Ramadan in Dubai: This community transforms into massive food festival every night during holy month

Videos show residents breaking into impromptu group songs, as restaurants are forced to turn away hundreds of customers due to limitations of space


Nasreen Abdulla

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KT Photos: Muhammad Sajjad
KT Photos: Muhammad Sajjad

Published: Wed 27 Mar 2024, 1:53 PM

Last updated: Thu 28 Mar 2024, 1:24 PM

During Ramadan, as night falls, Karama’s Sheikh Hamdan Colony wears an air of festivity. Bright lights decorate the area as strains of Mappila songs ring through the air. Rows of street food counters line the narrow gulleys of one of Dubai’s oldest housing colonies as hundreds of residents come to enjoy one of the highlights of the month — the Ramadan street food festival.

Visitors have thoroughly enjoyed the Mappila songs being played by restaurants in the area. The Muslim folklore songs are usually written in a specific Arabi-Malayalam script and sing praises of Islamic personalities or notable incidents in the history of Islam. Videos posted on social media show the crowds bursting into impromptu group singing sessions during the festival.

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Launched last year, the street festival has become a huge hit, especially among residents hailing from the southern Indian state of Kerala for whom the gathering is a connect to their hometowns. Nishi Abdul Offar had come to visit Karama all the way from Dubailand with her mother, brother, husband and two children.

Nishi Abdul Offar with her family
Nishi Abdul Offar with her family

“I hail from this town called Ponnani in Kerala,” she said. “For us, such street food festivals are common during Ramadan. So, coming here reminds me of home. The music and the vibe of this area is just something else.”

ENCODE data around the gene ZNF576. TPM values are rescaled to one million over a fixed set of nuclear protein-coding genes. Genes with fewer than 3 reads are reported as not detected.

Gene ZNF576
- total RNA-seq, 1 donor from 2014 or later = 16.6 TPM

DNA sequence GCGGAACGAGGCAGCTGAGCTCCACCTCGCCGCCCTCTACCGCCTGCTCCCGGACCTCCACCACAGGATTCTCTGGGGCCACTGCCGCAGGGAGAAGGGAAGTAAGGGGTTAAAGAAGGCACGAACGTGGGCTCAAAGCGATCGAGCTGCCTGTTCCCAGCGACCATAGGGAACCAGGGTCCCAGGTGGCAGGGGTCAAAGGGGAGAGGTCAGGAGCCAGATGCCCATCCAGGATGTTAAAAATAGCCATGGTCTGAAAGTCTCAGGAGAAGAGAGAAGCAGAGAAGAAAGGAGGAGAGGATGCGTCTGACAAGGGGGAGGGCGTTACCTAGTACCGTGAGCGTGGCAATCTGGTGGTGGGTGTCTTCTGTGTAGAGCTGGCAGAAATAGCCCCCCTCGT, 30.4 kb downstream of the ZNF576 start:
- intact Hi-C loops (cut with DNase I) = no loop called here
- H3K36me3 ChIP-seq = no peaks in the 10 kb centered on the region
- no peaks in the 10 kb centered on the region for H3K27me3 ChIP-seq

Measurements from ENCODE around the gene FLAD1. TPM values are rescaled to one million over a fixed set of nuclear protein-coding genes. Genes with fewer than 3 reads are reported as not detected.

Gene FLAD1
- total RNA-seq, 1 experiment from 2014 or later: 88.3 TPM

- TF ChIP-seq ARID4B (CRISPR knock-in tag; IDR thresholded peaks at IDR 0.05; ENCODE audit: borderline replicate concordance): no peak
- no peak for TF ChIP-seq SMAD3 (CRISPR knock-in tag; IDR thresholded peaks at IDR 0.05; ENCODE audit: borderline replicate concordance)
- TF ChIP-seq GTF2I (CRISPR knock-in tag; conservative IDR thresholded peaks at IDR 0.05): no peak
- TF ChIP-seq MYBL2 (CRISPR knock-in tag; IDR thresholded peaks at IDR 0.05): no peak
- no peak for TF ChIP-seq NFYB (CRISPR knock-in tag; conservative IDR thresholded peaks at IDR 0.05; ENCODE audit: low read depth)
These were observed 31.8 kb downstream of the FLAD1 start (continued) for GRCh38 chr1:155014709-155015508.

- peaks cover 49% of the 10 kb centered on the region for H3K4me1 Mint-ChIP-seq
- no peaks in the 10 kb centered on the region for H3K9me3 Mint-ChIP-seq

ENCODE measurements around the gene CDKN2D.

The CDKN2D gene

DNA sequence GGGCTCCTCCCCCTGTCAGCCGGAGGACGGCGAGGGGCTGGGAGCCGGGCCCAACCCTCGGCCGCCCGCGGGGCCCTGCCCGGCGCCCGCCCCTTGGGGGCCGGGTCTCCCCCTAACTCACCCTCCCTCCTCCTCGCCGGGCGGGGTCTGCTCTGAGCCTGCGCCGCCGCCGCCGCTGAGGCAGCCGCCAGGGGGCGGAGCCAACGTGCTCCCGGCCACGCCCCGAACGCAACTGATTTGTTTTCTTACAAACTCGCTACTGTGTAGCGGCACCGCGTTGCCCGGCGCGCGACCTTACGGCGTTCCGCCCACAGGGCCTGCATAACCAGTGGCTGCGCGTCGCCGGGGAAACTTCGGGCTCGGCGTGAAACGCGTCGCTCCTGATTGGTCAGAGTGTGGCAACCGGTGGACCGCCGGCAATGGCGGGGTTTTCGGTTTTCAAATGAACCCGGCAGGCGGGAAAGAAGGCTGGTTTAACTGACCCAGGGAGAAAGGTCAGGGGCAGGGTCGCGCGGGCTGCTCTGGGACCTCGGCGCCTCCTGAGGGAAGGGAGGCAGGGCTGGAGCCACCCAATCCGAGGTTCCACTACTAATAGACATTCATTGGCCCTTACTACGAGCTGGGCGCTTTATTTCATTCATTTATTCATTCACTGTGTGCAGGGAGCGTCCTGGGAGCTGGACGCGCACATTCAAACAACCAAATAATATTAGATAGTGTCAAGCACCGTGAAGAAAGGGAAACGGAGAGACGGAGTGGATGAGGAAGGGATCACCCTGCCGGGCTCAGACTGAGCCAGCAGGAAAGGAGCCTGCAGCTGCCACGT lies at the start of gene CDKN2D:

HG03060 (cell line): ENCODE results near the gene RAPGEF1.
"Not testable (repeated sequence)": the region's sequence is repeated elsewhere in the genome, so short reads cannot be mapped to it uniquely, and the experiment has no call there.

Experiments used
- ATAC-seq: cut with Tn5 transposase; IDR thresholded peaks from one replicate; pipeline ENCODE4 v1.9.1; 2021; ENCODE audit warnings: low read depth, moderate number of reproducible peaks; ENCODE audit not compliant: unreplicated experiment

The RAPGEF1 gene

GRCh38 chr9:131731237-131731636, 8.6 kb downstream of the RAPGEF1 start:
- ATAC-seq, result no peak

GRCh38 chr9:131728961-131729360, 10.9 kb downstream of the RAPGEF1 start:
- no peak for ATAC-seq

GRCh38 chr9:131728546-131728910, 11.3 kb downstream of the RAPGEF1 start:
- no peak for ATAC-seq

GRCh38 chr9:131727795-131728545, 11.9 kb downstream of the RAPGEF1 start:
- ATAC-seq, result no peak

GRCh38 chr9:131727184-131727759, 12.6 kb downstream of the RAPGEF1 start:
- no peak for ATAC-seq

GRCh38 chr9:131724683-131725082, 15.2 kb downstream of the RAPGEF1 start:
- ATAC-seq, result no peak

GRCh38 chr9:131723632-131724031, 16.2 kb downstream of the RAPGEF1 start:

Colleagues Sali, Shaji, Praveen, Rajeesh and Rohith at the festival
Colleagues Sali, Shaji, Praveen, Rajeesh and Rohith at the festival

Turning away customers

The festival has been a great source of business for restaurant owners in the area. Mohammed Anees Khalid, who runs Malabar Tiffin House, said they had to turn away at least 200 customers every day during the weekend. “We have been serving over 1,000 people every day during the weekdays,” he said. “Over the weekend that number went up to over 2,000 people. We had to turn away at least 200 people every day during the weekend because of the limitations of space.”

The restaurant is one of the many that has been offering pickled items and shaved ice sundaes to elicit nostalgia. These items are often found across roadside eateries, especially in northern Kerala. In addition to these, fresh and hot luqaimat was also being sold across the street in front of Kahani café.

Another restaurant in the area, Teeffee, reported that they had seen an uptick in business by over 25 per cent. “We have been doing really good business both inside the restaurant as well as in our street food counter,” said manager Maneesh. “Our suhoor combos and buffet are extremely popular. We are also selling 101 varieties of snacks for iftar and suhoor. On an average we have seen an increase in sales of at least 25 percent. We are really happy with the outcome of the festival.”

More than 45 restaurants, serving Indian, Afghani and Sudanese cuisines, among many others, are participating in the festival and are offering special menus as part of it. These menus serve up a variety of items, including unique dishes, suhoor and iftar specials as well as different varieties of snacks.

Adding to the vibe

In one corner of the colony, a stage has been set up for live performances. In front of it, several benches have been laid out for families to sit and eat. Next to it, a row of stalls sells everything from ice lollies and soda drinks to fried chicken and omelette. Colleagues Sali, Shaji, Praveen, Rajeesh and Rohith had come from various parts of Dubai, including Abu Hail, Al Nahda and Deira, to meet at Karama.

“We had come for the festival last year as well,” said Sali. “This year, the crowds and food variety are more. The live performance stage is also a great place to sit and eat without having to go into one particular restaurant.”

The festival runs until April 7 and is expected to attract more visitors from all over the country.


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